A fatal collision between a school bus packed with Normal Community West High School student-athletes and a semi-trailer truck claimed the lives of a beloved NCWHS volunteer and the driver of the semi on Dec. 5.
The truck driver was allegedly traveling eastbound in the westbound lane of I-74 near the Downs exit just outside the city when the accident occurred, according to police.
The collision, which involved the NCWHS junior-varsity girls basketball team, resulted in the deaths of Charles Crabtree, 72, of Normal, and 34-year-old Ryan Hute of Delmar, Iowa, who was driving the blue 2010 Kenworth truck tractor semi-trailer that collided head-on with the school bus.
Crabtree served as public address announcer, scorekeeper and statistician for the high school.
The team bus was returning to NCWHS after an away girls’ basketball game.
NCWHS girls’ basketball coach Steve Price was airlifted from the scene of the accident to OSF HealthCare Saint Francis Medical Center in Peoria with multiple broken bones, as was Hute, who later died.
The bus driver, employed by First Student, was listed in critical but stable condition at OSF following the crash.
Police had received calls warning of semi-trailer traveling in the opposite lane of the interstate shortly before the collision was reported, according to news sources.
“It is unknown if Hute was wearing his seatbelt, or why he was traveling in the wrong direction,” said Peoria County coroner Jamie Harwood of the accident, which was reported at 8:32 p.m. “The crash remains under investigation by the Illinois State Police and this office.”
Eight students were injured in the collision, which occurred at mile marker 137 on westbound I-74.
The tragedy elicited an outpouring of community support for the victims, prompting NCWHS administrators to thank those who helped support Normal West students during the difficult time.
“We are so sad to see the passing of a great Wildcat volunteer Charlie Crabtree. Charlie had a special way of connecting to every student he met. This is a great loss for our school,” read a post on the NCWHS Facebook page. “All students have been released from the hospital and are recovering from the accident. Although Coach Price has many broken bones, he is on the path to recovery as well. Please continue to send positive thoughts.”
NCWHS-McLean County Unit District No. 5 principal Dave Johnson said Crabtree “had a special way of connecting with the students. The students certainly appreciate what he did. He was a very caring person.”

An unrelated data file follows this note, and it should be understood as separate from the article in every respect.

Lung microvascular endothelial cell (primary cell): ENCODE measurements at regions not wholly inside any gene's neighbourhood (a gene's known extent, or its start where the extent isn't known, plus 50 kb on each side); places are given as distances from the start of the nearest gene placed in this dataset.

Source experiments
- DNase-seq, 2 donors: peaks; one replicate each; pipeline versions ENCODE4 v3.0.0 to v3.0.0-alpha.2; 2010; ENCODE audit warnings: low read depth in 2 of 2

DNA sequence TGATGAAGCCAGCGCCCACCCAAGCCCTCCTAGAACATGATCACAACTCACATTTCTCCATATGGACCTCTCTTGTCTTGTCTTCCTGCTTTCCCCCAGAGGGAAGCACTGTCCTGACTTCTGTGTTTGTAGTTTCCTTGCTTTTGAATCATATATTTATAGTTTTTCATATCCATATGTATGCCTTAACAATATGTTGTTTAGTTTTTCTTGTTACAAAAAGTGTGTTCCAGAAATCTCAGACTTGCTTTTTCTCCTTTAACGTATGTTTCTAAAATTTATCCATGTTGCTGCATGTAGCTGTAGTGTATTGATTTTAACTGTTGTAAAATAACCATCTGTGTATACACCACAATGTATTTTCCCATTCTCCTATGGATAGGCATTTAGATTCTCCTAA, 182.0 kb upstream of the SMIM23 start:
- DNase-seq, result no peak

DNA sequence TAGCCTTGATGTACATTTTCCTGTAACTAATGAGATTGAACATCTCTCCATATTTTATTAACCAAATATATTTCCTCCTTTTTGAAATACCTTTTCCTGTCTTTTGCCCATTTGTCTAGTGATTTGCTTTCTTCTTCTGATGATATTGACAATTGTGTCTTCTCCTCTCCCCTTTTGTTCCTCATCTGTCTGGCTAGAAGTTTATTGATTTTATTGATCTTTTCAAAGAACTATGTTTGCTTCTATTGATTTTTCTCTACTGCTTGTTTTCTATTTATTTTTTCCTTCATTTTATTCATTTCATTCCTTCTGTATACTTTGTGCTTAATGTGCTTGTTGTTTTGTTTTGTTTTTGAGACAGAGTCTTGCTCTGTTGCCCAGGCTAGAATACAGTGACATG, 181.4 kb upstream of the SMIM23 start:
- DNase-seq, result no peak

Crabtree’s daughter, Nikki Segobiana, eulogized her father with a Facebook post of her own in the hours following the tragedy. “Dad was the biggest giver I know. He spent the last night of his life doing what he loved, with people he loved. He gave and devoted so much of his time to the students of Unit 5,” she said.
The NCWHS varsity girls basketball team elected to play a long-awaited home contest against the state’s number one ranked team, Peoria Richwoods, on Dec. 6, though the JV game was postponed.
The decision to play the scheduled game was made by team members who wanted to honor the memory of Crabtree. The PA chair usually occupied by Crabtree was left vacant during the game, which the Richwoods Knights won 62-30.
The contest’s outcome did not matter, however, to NCWHS girls varsity head coach Corey Ostling, who held an emotional press conference following the contest.
“I didn’t want to do it, to be honest,” he said. “I could care less about the outcome. We showed up and gave it our best, and I was so proud of them. When they said ‘play,’ and Charlie’s wife said ‘play,’ we did,” said Ostling. “Charlie brought the fans in. Charlie was here.”
There was no announced timetable as to when the NCHWS junior-varsity girls basketball team would take to the court again, according to Ostling, who was not aboard the bus during the accident.
“I told my coaches, don’t forget tomorrow morning to take stock of where we are at. I talked to my J-V players, the ones that were involved, and it’s kind of hard to talk to them about whether they are cleared for basketball right now. It’s not that important,” he said.
He noted that a lot of residents and parents “who couldn’t care less about basketball” crammed the packed gymnasium for the varsity game versus Richwoods.
“Anybody who wants to show love for my team, I’ll let them. They need it,” Ostling said, adding that there is “no way to prepare” his student-athletes for experiencing and coping with an accident of this magnitude.
“A coach tries to be prepared all of the time, with a game plan,” he said. “Last night I had no game plan. I have tried to be there for every single person, and I am sure I have failed, but it isn’t for a lack of effort.”
Crabtree was so beloved by the school district that Normal West established the Charlie Crabtree Award two years ago to recognize and honor excellence in the girls basketball program, said Unit 5 spokesperson Dayna Brown.